Guidance on real estate auctions

To trade in real estate in Ontario, one must be registered with RECO and offer services through a brokerage. There are, however, several exemptions that permit trading without being registered.

There are ten classes of people and institutions* that do not require registration to trade in real estate. The exemption for auctioneers has existed for many decades and, until recently, has primarily been used in the sale of farms (both structures and land). We are now seeing some auctioneers engaging in the auctioning of residential properties.

This trend has raised questions among some registrants about whether the conduct of some auctioneers goes beyond what is permitted by the exemption under the law. The exemption is very broad and, from what we have seen, the conduct largely aligns with how auctioneers typically conduct their business. However, if there is evidence of trading beyond the exemption, RECO will investigate and address the conduct.

Auctioneer exemption and REBBA reforms

The Ontario government did not make changes to the existing exemption for auctioneers in phase 2 of its legislative reform initiative, but it has committed that it will continue to consider the matter in phase 3, which is expected to begin later this year. Phase 3 will also include proposals for the development of an administrative penalty regime and consideration of a specialty certification program.

Supporting buyers and sellers in auctions

In the meantime, some brokerages have sought more information about how they can support buyers and sellers who wish to engage in an auction for the purchase or sale of property. We have begun pulling together information about how brokerages can do this legally, and we expect the associations and boards will support their members by providing business advice, which is more suitable to come from them.

*See section 5 of the Real Estate and Business Brokers Act, 2002 (REBBA)


Are auctioneers allowed to trade in real estate in Ontario?

Yes, auctioneers are permitted to trade in real estate under the exemption in the law if the trade is made in the course of and as part of the auctioneer’s duties as auctioneer.

Is the government going to change the law to prevent auctioneers from trading in real estate?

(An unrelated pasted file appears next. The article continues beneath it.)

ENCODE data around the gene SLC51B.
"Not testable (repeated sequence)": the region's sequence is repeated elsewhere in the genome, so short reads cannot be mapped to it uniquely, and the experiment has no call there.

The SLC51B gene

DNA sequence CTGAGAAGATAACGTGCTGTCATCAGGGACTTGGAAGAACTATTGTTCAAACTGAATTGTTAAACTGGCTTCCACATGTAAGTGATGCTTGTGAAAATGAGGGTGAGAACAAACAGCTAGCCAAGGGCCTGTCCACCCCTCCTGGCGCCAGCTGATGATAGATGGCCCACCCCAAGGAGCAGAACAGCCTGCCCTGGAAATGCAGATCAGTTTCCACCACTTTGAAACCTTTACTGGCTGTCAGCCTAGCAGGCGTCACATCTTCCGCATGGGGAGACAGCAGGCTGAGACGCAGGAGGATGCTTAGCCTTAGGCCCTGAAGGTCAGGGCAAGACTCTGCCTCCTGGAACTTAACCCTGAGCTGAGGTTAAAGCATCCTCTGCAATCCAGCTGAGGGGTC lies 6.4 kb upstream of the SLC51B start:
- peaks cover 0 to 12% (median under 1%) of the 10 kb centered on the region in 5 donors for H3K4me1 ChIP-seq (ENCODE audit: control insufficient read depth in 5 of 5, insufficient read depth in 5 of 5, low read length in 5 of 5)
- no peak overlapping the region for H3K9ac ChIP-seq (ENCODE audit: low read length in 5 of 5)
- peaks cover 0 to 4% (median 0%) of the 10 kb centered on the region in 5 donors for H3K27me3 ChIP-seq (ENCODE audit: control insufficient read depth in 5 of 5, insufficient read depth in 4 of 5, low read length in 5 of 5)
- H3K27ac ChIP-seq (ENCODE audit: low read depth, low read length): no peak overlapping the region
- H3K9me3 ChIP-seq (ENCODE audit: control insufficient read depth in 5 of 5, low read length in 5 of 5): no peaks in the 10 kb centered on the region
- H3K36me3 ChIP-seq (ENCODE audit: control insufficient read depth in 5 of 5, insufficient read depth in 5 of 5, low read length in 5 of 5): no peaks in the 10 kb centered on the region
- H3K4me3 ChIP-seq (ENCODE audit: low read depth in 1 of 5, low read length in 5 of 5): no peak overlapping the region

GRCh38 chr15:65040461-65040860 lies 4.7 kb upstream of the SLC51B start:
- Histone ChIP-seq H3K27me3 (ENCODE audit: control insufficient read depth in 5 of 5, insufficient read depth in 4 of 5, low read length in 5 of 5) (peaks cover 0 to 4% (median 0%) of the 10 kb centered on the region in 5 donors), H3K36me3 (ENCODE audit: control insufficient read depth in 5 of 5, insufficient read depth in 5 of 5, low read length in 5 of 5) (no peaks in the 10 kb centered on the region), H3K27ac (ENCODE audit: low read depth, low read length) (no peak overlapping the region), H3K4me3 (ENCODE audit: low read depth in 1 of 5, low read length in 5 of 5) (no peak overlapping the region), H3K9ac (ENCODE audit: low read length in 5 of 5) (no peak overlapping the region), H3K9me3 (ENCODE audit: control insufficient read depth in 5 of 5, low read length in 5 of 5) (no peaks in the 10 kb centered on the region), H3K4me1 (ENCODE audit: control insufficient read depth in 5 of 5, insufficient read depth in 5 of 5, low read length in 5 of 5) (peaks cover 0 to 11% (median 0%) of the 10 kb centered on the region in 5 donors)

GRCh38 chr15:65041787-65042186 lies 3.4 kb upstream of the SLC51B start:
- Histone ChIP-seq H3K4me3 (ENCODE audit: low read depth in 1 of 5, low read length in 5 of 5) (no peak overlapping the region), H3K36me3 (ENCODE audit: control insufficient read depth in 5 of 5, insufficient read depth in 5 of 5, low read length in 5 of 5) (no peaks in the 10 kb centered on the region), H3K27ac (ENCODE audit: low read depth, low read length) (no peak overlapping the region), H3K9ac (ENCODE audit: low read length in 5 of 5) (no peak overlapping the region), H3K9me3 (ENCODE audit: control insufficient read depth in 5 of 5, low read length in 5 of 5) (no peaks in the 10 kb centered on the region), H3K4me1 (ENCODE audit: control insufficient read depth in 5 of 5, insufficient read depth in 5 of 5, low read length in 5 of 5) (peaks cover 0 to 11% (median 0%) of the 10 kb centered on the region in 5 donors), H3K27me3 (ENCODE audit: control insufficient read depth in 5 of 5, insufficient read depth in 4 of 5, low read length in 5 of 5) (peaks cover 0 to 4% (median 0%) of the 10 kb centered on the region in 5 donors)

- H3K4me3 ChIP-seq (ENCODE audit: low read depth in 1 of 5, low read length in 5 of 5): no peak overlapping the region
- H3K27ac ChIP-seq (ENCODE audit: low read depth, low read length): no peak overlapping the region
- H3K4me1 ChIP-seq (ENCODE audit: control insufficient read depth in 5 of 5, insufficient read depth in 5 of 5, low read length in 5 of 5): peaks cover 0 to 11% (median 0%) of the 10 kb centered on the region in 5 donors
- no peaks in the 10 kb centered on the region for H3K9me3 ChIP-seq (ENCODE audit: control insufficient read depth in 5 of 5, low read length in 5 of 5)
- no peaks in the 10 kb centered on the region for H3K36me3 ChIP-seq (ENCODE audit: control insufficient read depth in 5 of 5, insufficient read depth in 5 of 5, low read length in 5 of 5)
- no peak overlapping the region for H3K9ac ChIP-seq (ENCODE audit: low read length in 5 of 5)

The exemption for auctioneers has been in place for several decades. The government has said it will consider the exemption and its scope during phase 3 of REBBA reforms.

Can an agent or brokerage help a buyer to buy through an auction or help a seller to auction their property?

A brokerage can assist a buyer or seller to engage in an auction in a few ways.

Supporting a seller
Helping a seller engage an auctioneer would be similar to helping them hire a third-party home stager, contractor or virtual tour provider. It is important to make roles and payment obligations clear. Alternatively, a brokerage could also engage the services of an auctioneer directly where properties are posted for auction and buyers, or their agents (see below) upload their offers. However, the seller’s brokerage is currently prohibited under the law from posting or disclosing offer contents themselves.

Supporting a buyer
A brokerage could support a buyer by providing advice, as it would for any other buyer making an offer through a more conventional sale. The buyer agreement is to be clear about the services the brokerage will provide and how the buyer’s brokerage will be paid for the services provided. If a buyer can post their offer amount directly to an auctioneer, the buyer’s brokerage could assist the buyer to understand the auction process and rules, provided they have the knowledge to do so. Again, the scope of the services must be clear between the buyer and the buyer’s brokerage. If the brokerage is going to support a buyer by posting their offer to the auction, they are required to have the written consent of the buyer.

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